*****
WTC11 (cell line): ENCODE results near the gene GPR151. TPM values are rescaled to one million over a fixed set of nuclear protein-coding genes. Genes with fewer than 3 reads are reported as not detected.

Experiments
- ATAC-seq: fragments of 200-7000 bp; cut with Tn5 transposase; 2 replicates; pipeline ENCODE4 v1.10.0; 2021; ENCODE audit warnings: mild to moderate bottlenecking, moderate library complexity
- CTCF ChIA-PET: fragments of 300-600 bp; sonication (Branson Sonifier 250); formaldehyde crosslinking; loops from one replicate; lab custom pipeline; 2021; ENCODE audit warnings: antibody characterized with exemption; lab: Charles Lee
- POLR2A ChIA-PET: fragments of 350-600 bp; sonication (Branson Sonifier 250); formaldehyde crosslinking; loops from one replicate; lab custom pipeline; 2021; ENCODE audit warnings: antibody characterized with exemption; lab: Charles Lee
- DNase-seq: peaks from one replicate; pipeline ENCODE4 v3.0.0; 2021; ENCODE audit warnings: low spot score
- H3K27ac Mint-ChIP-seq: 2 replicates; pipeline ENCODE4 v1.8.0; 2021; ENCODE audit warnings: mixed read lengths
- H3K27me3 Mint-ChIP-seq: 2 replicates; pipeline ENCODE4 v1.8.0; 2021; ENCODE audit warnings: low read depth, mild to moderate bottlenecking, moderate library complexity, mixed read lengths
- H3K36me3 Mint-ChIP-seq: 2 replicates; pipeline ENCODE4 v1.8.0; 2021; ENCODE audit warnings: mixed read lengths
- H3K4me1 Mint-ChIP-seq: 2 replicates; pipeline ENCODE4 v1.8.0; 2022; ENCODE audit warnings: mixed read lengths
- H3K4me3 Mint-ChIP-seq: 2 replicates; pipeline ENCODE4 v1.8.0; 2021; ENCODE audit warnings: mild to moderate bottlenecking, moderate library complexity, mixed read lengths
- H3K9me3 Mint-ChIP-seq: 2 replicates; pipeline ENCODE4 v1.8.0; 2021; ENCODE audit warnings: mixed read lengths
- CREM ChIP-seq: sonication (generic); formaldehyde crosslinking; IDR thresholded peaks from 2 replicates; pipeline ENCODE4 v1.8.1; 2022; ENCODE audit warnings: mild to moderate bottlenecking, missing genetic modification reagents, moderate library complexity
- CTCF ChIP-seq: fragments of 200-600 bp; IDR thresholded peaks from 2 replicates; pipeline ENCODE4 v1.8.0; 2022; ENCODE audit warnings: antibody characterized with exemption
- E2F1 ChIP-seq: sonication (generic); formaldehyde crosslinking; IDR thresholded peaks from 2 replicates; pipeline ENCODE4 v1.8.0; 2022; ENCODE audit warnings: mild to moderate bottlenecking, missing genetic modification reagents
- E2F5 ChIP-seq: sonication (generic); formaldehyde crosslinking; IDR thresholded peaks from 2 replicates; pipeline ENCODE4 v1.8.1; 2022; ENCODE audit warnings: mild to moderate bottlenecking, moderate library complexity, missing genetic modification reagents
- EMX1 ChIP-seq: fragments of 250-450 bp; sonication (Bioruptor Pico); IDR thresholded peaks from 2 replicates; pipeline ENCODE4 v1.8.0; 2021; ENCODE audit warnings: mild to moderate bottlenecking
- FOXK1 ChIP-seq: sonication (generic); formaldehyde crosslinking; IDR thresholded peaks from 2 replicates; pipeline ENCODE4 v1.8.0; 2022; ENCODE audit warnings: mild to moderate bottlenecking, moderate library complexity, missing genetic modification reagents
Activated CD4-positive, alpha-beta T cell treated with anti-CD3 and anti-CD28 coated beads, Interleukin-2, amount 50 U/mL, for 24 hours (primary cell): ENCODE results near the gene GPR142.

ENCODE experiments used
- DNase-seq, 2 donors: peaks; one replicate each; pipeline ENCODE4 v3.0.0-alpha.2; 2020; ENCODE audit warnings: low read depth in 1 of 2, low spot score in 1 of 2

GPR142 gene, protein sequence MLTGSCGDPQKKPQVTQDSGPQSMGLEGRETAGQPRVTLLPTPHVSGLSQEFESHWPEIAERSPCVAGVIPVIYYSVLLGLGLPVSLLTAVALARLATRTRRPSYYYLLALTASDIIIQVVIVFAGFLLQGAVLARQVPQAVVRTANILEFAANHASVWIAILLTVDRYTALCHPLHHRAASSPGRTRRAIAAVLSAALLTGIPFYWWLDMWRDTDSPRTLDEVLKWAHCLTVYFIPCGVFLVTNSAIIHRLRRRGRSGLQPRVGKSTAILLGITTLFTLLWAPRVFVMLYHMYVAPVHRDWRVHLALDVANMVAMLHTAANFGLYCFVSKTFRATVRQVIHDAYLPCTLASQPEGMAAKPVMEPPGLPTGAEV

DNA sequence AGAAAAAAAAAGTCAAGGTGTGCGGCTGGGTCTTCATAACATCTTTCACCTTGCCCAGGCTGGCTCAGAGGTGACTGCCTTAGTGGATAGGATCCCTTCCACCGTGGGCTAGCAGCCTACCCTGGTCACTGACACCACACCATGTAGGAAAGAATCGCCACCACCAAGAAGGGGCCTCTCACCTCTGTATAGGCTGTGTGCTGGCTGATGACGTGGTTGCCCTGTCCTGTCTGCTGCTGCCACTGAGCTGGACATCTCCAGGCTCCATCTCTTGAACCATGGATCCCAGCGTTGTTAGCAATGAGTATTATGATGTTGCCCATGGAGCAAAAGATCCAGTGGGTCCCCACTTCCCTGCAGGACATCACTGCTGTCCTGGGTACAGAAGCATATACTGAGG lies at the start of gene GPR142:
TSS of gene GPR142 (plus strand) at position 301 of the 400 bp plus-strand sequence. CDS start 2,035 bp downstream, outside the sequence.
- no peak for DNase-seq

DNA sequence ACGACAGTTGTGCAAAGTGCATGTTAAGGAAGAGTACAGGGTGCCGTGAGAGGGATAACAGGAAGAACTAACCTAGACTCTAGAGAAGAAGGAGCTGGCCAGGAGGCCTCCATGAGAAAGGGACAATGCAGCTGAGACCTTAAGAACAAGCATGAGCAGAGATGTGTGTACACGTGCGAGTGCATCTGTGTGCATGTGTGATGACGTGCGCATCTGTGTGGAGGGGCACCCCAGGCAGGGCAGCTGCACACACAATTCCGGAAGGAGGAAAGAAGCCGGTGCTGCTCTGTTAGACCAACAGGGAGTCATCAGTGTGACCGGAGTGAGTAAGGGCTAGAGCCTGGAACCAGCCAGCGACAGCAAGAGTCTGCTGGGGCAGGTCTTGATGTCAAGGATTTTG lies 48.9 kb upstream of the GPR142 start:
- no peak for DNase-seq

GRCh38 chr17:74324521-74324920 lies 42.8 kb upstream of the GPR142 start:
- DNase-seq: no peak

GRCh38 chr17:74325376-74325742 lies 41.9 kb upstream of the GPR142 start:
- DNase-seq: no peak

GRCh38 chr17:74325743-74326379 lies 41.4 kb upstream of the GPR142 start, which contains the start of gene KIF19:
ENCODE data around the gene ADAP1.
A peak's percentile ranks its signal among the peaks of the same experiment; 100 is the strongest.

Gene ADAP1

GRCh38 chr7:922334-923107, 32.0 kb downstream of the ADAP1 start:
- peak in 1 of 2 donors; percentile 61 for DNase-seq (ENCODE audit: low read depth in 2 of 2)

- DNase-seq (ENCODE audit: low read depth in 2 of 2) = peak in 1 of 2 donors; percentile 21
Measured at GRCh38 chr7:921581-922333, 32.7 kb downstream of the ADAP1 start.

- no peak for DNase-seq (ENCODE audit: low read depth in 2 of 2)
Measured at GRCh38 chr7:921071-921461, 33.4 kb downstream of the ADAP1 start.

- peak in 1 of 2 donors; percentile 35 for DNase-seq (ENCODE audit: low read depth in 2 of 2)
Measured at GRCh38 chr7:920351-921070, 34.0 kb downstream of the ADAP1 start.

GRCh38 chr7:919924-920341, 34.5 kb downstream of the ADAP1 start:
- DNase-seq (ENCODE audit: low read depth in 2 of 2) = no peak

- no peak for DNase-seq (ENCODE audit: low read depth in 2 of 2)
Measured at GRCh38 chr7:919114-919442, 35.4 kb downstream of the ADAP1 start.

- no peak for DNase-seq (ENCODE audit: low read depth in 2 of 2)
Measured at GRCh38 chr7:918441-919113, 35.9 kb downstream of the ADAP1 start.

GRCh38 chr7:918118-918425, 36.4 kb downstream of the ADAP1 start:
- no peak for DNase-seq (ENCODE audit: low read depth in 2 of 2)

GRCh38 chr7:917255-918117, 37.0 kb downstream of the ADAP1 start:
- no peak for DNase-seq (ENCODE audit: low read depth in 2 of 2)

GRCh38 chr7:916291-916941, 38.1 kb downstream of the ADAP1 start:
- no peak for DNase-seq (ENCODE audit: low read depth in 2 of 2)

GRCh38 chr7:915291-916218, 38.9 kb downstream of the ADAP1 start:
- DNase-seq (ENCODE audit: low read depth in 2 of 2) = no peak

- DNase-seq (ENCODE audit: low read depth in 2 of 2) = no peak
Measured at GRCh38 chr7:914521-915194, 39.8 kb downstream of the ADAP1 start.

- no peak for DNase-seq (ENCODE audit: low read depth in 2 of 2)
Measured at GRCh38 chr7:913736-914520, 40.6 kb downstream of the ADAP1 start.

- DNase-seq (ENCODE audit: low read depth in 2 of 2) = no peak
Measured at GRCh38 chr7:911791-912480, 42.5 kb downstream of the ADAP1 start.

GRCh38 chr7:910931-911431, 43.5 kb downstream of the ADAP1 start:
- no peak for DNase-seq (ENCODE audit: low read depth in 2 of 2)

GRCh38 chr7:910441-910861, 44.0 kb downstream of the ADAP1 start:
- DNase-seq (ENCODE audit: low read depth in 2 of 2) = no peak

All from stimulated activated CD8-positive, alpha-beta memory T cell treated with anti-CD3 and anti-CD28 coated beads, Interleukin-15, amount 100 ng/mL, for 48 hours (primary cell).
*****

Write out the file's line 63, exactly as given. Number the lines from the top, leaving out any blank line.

Measured at GRCh38 chr7:911791-912480, 42.5 kb downstream of the ADAP1 start.